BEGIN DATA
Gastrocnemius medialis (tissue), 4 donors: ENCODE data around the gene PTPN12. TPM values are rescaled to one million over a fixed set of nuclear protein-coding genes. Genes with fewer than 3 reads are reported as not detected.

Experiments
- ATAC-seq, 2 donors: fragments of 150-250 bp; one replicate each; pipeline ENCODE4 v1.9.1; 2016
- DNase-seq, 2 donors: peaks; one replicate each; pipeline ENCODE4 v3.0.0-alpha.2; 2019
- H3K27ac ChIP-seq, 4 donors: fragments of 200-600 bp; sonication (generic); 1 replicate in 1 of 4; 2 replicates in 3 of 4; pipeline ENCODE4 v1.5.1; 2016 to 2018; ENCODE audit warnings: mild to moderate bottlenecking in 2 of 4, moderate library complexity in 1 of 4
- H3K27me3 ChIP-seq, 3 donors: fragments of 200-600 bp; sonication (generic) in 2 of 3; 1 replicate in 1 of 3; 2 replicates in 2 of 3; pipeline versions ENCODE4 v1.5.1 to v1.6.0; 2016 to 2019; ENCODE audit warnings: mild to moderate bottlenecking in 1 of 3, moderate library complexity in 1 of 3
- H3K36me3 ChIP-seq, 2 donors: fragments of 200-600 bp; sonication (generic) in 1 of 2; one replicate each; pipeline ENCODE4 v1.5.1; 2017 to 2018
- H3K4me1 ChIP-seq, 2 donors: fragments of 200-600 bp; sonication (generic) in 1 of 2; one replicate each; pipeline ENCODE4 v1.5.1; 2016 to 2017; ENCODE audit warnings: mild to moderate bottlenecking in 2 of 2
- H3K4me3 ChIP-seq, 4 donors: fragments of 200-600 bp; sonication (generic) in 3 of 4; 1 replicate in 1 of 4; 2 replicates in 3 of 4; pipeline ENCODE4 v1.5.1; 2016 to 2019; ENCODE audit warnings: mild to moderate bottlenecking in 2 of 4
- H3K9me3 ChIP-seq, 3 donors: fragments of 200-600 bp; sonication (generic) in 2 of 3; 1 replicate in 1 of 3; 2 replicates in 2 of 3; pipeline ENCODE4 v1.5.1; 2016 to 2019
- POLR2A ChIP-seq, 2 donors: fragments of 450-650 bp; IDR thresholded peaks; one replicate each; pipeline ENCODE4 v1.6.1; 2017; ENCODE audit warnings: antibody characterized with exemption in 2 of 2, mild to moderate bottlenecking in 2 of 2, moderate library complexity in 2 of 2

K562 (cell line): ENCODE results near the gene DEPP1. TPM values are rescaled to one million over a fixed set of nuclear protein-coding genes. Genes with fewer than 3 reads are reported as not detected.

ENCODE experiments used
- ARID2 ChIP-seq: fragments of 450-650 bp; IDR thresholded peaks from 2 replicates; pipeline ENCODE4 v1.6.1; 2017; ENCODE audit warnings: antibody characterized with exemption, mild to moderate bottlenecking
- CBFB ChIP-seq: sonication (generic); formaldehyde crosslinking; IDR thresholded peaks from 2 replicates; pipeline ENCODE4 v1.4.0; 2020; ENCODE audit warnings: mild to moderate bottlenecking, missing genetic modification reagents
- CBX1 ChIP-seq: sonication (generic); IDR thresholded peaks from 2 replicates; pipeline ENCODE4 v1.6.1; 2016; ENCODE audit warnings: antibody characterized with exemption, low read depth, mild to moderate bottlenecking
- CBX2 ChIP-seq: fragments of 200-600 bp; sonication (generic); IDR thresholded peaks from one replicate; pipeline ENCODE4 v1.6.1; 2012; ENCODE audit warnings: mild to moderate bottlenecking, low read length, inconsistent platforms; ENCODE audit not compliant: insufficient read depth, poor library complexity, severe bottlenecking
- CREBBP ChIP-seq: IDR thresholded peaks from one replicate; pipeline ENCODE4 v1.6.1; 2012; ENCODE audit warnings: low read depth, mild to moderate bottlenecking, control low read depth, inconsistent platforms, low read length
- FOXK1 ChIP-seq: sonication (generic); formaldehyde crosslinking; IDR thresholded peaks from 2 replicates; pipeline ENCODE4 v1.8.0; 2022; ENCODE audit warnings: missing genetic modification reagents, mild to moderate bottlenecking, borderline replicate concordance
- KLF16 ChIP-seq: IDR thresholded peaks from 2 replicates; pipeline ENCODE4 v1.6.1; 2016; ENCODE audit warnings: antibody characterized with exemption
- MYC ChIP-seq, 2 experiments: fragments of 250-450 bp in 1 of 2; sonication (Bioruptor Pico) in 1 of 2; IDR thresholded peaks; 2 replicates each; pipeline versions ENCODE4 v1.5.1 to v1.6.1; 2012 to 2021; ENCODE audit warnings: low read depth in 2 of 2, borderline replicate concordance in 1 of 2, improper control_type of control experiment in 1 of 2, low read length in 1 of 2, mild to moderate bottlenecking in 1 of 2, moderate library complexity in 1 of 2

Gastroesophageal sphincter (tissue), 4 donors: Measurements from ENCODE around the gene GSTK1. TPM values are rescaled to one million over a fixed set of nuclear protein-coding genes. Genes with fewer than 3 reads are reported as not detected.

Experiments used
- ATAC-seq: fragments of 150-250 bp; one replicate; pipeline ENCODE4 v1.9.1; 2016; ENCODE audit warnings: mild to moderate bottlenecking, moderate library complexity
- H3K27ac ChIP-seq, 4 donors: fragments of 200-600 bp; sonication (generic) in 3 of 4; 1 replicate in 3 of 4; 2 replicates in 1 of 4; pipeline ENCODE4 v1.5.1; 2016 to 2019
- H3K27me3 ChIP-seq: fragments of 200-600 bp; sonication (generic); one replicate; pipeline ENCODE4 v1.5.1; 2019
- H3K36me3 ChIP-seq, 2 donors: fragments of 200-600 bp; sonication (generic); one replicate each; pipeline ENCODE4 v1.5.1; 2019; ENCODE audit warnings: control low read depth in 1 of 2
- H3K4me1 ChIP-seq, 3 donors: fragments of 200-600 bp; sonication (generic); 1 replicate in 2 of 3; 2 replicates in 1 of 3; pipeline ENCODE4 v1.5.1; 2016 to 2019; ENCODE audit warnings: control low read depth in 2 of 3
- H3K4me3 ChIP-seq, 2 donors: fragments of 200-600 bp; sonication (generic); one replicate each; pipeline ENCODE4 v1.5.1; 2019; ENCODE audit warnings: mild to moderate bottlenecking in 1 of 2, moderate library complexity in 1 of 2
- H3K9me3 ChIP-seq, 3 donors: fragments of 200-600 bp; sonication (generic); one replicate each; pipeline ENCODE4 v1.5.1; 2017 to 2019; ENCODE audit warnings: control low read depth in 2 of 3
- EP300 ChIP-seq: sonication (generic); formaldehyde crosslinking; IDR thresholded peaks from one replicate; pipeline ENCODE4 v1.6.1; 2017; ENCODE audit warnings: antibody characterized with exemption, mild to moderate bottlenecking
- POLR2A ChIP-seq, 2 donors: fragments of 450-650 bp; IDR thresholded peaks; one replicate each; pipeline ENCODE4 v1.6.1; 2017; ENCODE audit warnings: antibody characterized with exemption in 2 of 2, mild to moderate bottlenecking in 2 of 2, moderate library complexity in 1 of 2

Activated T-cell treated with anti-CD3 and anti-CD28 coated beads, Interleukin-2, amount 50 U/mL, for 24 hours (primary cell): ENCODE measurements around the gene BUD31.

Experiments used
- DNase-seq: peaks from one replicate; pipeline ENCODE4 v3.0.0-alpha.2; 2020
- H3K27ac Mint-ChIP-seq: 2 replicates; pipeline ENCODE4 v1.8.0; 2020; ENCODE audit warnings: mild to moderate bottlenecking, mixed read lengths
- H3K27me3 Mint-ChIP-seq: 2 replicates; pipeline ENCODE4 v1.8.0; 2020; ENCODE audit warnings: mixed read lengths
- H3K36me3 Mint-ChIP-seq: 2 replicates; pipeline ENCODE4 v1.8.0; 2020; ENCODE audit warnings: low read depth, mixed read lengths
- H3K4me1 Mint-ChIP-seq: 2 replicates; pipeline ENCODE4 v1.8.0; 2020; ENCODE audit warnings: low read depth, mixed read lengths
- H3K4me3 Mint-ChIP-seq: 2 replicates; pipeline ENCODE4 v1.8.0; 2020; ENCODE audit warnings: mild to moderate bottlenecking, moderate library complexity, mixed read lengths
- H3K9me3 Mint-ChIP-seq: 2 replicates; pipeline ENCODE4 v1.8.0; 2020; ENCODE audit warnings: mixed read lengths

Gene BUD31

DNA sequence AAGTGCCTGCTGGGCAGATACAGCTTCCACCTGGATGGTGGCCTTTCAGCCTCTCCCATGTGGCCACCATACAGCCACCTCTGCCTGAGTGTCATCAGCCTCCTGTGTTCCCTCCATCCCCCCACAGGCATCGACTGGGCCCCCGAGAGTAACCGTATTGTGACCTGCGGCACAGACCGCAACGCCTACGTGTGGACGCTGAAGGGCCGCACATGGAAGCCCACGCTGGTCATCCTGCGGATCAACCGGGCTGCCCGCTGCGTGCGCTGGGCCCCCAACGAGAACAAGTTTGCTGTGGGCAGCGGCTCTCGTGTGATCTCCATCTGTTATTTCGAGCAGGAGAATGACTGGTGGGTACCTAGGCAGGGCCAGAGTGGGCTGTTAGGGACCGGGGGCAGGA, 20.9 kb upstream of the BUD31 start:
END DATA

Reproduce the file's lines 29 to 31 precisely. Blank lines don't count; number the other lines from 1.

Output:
- H3K4me3 ChIP-seq, 2 donors: fragments of 200-600 bp; sonication (generic); one replicate each; pipeline ENCODE4 v1.5.1; 2019; ENCODE audit warnings: mild to moderate bottlenecking in 1 of 2, moderate library complexity in 1 of 2
- H3K9me3 ChIP-seq, 3 donors: fragments of 200-600 bp; sonication (generic); one replicate each; pipeline ENCODE4 v1.5.1; 2017 to 2019; ENCODE audit warnings: control low read depth in 2 of 3
- EP300 ChIP-seq: sonication (generic); formaldehyde crosslinking; IDR thresholded peaks from one replicate; pipeline ENCODE4 v1.6.1; 2017; ENCODE audit warnings: antibody characterized with exemption, mild to moderate bottlenecking